Christopher Sprigman, who studied the effects of legal rules on technological innovation, served on the faculty of the University of Virginia from 2005 until 2013. He earned his B.A. in 1988 from the University of Pennsylvania and his J.D. in 1993 from the University of Chicago, where he was a comment editor for the University of Chicago Law Review. Following a clerkship with Judge Stephen Reinhardt of the U.S. Court of Appeals for the Ninth Circuit, Sprigman relocated overseas to clerk for Justice Lourens H. W. Ackermann of the Constitutional Court of South Africa. After teaching comparative law at the Law School at the University of Witwatersrand in Johannesburg, Sprigman returned to the U.S. to serve as appellate counsel to the Antitrust Division of the U.S. Department of Justice from 1999 until 2001, working on post-trial and appellate briefs in U.S. v. Microsoft. He then practiced in the Washington, D.C. office of King & Spalding LLP, focusing on antitrust, appellate practice, and intellectual property, and served as a Residential Fellow at the Center for Internet and Society at Stanford Law School.
In 2005, Sprigman joined the faculty of the U.Va. School of Law, where he taught intellectual property law, antitrust law, competition policy, and comparative constitutional law. He served as the Class of 1963 Research Professor in Honor of Graham C. Lilly and Peter W. Low. As a scholar, Sprigman was recognized for his creativity, originality and highly astute problem-solving abilities. His research often challenged traditional conventions of intellectual property rights. His book The Knockoff Economy: How Imitation Sparks Innovation, co-authored with UCLA Law Professor Kal Raustiala, analyzed several industries and argued that copyrights and patents are not always necessary to stimulate creativity. He moved to the New York University School of Law in 2013.
The Knockoff Economy: How Imitation Sparks Innovation (with Kal Raustiala) (Oxford University Press, 2012).
The 99¢ Question, 5 J. on Telecomm. & High Tech. L. 87-124 (2006).
The Piracy Paradox: Innovation and Intellectual Property in Fashion Design (with Kal Raustiala), 92 Va. L. Rev. 1687-1777 (2006); working draft printed in A Bill to Provide Protection for Fashion Design 90-178 (Committee on the Judiciary, U.S. House of Representatives, Hearing, July 27, 2006).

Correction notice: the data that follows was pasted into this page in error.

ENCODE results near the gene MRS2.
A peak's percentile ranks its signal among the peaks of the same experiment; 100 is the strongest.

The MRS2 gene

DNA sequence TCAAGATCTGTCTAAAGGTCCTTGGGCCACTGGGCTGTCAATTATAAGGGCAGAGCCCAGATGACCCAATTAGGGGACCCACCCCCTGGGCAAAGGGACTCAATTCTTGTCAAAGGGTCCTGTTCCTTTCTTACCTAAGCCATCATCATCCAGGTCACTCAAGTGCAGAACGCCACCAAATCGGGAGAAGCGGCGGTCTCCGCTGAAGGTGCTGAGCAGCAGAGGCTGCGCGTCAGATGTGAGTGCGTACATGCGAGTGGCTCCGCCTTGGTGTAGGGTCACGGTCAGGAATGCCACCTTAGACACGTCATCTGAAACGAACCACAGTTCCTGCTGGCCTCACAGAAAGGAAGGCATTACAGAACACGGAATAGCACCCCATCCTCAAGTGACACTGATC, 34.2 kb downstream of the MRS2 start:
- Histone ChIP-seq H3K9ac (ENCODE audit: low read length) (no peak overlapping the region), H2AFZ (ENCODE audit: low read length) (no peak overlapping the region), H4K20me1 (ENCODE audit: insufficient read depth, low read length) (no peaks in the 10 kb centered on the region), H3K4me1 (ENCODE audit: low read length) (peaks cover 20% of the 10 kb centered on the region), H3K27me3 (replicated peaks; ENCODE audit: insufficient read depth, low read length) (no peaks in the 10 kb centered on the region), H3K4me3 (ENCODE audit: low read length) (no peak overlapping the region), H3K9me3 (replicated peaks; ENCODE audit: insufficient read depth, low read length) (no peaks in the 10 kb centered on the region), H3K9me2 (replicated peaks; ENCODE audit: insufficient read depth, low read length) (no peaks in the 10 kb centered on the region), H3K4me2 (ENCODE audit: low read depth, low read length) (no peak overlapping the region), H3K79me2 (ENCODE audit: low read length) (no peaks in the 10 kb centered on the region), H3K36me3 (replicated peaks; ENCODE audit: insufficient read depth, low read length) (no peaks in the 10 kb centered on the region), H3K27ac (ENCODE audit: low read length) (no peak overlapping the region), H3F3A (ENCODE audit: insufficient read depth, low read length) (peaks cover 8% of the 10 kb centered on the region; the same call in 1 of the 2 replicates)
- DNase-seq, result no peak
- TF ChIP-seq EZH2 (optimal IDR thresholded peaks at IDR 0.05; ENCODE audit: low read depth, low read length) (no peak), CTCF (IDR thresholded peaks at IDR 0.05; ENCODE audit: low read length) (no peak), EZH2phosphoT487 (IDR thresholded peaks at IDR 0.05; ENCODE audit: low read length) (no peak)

Indirect Enforcement of the Intellectual Property Clause, 30 Colum. J.L. & Arts 565-595 (2007).
There’s No Free Laugh (Anymore): The Emergence of Intellectual Property Norms and the Transformation of Stand-Up Comedy (with Dotan Oliar), 94 Va. L. Rev. 1787-1867 (2008).
Copyright and the Rule of Reason, 7 J. on Telecomm. & High Tech. L. 317-342 (2009).
From Corn to Norms: How IP Entitlements Affect What Stand-Up Comedians Create (with Dotan Oliar), 95 Va. L. Rev. In Brief 57-66 (2009).
The Piracy Paradox Revisited (with Kal Raustiala), 61 Stan. L. Rev. 1201-1225 (2009).
Valuing Intellectual Property: An Experiment (with Christopher Buccafusco), 96 Cornell L. Rev. 1-45 (2010).
The Creativity Effect (with Christopher Buccafusco), 78 U. Chi. L. Rev. 31-52 (2011).
Intellectual Property Norms in Stand-Up Comedy (with Dotan Oliar), in Making and Unmaking Intellectual Property: Creative Production in Legal and Cultural Perspective 385-398 (Mario Biagioli et al. eds., University of Chicago Press, 2011).
The Intersection of Patent and Antitrust Law, in Research Handbook on the Economics of Antitrust Law 351-377 (Einer Elhauge ed., Edward Elgar, 2012).
Reform(aliz)ing Copyright, in Intellectual Property Law and History 277-360 (Steven Wilf ed., Ashgate, 2012) (reprinted from 57 Stan. L. Rev. 485-568 (2004)).
Testimony, in A Bill to Provide Protection for Fashion Design 85-89, 179-192 (Committee on the Judiciary, U.S. House of Representatives, Hearing, July 27, 2006).
Congressional Power and Limitations Inherent in the Copyright Clause (panelist), 30 Colum. J.L. & Arts 259-285 (2007).
How Copyright Law Could Kill the Fashion Industry (with Kal Raustiala), TNR Online, Aug. 14, 2007.
Where IP Isn’t (with Kai Raustiala), Va. L. Rev. In Brief, Jan. 22, 2007.
Cue ‘Barracuda’ (with Siva Vaidhyanathan), Washington Post, Oct. 13, 2008, at A21; reprinted as In Music and Politics, Let Freedom Ring, Newark Star-Ledger, Oct. 14, 2008, at 15.
“That Ain’t Right!” (with Dotan Oliar), IP Law & Bus., Dec. 1, 2008, at 17.
Copyrighting Porn: A Guest Post (with Kal Raustiala), New York Times Freakonomic Blog, May 5, 2010.
Should Fashion Be Protected by Copyright Laws? A Guest Post, N.Y. Times Freakonomics Blog, Mar. 12, 2010.
The Vigilantes of Comedy: A Guest Post (with Kal Raustiala), N.Y. Times Freakonomics Blog, Mar. 30, 2010.
Who Owns the Korean Taco (with Kal Raustiala), N.Y. Times Freakonomics Blog, July 2, 2010.
Why Imitation Is the Sincerest Form of Flattery (with Kal Raustiala), N.Y. Times, Aug, 12, 2010, at A23.
Hillary for President, Chi. Tribune, Aug. 5, 2011.
Testimony, in Innovative Design Protection and Piracy Prevention Act 74-90, 116-124 (Committee on the Judiciary, U.S. House of Representatives, Hearing, July 15, 2011).
Can Restoration Hardware Legally Knock Off The Navy Chair? (with Kal Raustiala), Slate, Nov. 26, 2012.
Could You Copyright the West Coast Offense? (with Kal Raustiala), L.A. Daily J., Sept. 6, 2012, at 7.
Creative License: What Is the Appropriate Balance Between Competition and Copying? (with Kal Raustiala), L.A. Times, Sept. 4, 2012, at A13.
Does Copying Kill Creativity?, Psychol. Today Blog, Sept. 26, 2012.
The (Over-)Optimism of Creators, Psychol. Today Blog, Oct. 8, 2012.
Welcome to The Knockoff Economy!, Psychol. Today Blog, Sept. 20, 2012.
What Apple and Red Shoes Have in Common: Using Broad Design to Block Competition (with Kal Raustiala), Wired, Sept. 10, 2012.
What’s a Name Worth? We Ran a Photo Contest to Find Out . . ., Psychol. Today Blog, Dec. 4, 2012.